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Bourbon 101

    What is “Kentucky Straight Bourbon Whiskey”?

Bourbon whiskey is legally considered a “distinctive product of the United States,” and no other country has the authority to call their whiskey products Bourbon. Even though Bourbon can be produced anywhere, for a Bourbon to be classified as Kentucky Straight Bourbon Whiskey, it must have been distilled and aged in Kentucky for a period of at least one year and then continue to be aged for at least one additional year.

Straight whiskies must be made with a minimum of 51% of the grain that identifies that particular whiskey. For example, for a whiskey to be a Bourbon, it must be made with at least 51% corn. Other types of straight whiskies include rye, wheat whiskey, and straight corn whiskey. Blended whiskey, however, is a mixture that may contain at least 20 percent of straight whiskey or a blend of straight whiskies in combination with “harmless” coloring, flavoring, blending materials, other whiskies or neutral spirits either separately or in combination. Straight whiskey must be aged a minimum of 2 years.

Federal regulations require that Bourbon whiskey be made from a minimum of 51 percent corn. Other grains used may be rye, wheat and barley malt in any combination. By law, Bourbon must be distilled at no higher than 160 proof (vodka and neutral spirits are distilled at 190 proof) and aged in new, charred American white oak barrels at not more than 125 proof. Also, no colorings or flavorings can be added. Only distilled water may be added to the Bourbon before bottling, to achieve the proper bottling proof, which must be at least 80 proof.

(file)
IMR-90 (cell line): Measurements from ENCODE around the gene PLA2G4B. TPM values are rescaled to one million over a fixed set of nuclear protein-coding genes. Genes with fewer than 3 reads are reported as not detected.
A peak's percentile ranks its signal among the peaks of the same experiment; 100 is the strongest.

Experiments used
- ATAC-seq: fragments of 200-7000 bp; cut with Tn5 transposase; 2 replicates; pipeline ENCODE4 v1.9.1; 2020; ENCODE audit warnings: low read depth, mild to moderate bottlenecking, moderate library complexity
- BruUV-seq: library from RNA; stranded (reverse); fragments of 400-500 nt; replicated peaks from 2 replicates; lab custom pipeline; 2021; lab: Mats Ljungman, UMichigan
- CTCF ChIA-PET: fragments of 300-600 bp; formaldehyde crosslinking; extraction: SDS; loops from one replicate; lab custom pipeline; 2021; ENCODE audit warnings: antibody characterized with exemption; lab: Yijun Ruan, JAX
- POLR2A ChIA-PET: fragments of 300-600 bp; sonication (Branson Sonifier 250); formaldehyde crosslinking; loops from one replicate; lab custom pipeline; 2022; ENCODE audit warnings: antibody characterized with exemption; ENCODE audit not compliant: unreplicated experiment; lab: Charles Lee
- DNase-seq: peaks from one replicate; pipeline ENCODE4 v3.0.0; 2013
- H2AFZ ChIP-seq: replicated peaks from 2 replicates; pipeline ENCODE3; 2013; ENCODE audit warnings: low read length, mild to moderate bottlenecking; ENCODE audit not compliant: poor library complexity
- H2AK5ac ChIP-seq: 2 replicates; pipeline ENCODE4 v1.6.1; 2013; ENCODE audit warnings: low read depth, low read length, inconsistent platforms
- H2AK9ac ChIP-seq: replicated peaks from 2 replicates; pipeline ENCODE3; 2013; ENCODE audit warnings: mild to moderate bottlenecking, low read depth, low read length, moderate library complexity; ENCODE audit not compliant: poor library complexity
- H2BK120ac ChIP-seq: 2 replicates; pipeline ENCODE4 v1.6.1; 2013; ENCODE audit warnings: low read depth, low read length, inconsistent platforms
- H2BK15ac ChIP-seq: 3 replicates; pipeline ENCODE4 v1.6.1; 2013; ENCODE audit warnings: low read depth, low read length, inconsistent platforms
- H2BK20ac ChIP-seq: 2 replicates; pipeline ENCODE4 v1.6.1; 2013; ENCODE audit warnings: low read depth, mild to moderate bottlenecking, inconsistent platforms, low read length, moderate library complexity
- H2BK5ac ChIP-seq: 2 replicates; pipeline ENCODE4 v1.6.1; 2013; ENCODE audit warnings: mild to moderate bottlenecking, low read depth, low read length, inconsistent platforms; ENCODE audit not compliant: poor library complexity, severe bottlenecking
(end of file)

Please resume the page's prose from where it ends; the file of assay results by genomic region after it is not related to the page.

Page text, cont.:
Bourbon is an American whiskey, and as such is made under strict federal guidelines as described above. Some other American whiskies, such as Tennessee whiskey, must meet minimum requirements for grain, proof and aging to be called whiskey; however, distillers are free to age their whiskey in used barrels and add caramel for coloring. Regulations for imported whiskeys vary, depending on their country of origin. For instance, Canadian whisky is produced without minimums for grain mixtures, aging, or additives for flavoring or color, and producers can add up to 9.09% of other spirits or wine. Scotch and Irish whiskies, also made in compliance with their countries’ unique set of guidelines and regulations, often “tint” their whiskies to achieve a desired color.